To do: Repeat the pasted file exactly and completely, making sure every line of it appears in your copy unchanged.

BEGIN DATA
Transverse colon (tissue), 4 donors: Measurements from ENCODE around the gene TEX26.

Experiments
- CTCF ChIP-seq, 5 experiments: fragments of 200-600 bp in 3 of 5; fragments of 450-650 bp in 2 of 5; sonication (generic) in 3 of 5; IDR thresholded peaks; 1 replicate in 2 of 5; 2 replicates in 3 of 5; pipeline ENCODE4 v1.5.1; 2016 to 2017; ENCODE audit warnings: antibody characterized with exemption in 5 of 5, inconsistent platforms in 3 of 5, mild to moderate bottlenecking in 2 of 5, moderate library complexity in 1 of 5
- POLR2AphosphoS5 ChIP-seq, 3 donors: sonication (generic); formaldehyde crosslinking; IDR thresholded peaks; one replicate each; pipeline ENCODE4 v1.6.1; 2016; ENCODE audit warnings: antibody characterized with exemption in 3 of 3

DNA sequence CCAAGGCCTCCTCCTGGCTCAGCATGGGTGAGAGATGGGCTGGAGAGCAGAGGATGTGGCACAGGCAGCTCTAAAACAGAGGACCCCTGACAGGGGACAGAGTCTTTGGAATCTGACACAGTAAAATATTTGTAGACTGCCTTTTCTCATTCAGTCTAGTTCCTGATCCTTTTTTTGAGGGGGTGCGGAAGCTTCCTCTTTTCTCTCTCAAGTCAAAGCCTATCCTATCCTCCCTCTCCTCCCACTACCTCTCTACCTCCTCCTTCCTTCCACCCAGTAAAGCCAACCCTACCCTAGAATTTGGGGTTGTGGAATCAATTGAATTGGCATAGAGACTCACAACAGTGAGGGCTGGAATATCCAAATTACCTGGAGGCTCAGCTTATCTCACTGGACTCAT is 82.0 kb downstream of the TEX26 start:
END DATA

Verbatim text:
Transverse colon (tissue), 4 donors: Measurements from ENCODE around the gene TEX26.

Experiments
- CTCF ChIP-seq, 5 experiments: fragments of 200-600 bp in 3 of 5; fragments of 450-650 bp in 2 of 5; sonication (generic) in 3 of 5; IDR thresholded peaks; 1 replicate in 2 of 5; 2 replicates in 3 of 5; pipeline ENCODE4 v1.5.1; 2016 to 2017; ENCODE audit warnings: antibody characterized with exemption in 5 of 5, inconsistent platforms in 3 of 5, mild to moderate bottlenecking in 2 of 5, moderate library complexity in 1 of 5
- POLR2AphosphoS5 ChIP-seq, 3 donors: sonication (generic); formaldehyde crosslinking; IDR thresholded peaks; one replicate each; pipeline ENCODE4 v1.6.1; 2016; ENCODE audit warnings: antibody characterized with exemption in 3 of 3

DNA sequence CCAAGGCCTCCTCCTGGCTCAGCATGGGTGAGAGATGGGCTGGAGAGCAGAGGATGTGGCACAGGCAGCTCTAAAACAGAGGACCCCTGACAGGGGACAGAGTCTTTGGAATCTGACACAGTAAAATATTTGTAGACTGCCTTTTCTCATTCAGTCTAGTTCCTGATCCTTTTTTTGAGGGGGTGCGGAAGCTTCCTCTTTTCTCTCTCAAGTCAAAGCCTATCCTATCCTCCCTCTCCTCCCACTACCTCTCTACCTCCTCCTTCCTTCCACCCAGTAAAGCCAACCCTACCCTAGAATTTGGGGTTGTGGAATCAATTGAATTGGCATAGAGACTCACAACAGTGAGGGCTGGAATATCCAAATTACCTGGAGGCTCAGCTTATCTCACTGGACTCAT is 82.0 kb downstream of the TEX26 start: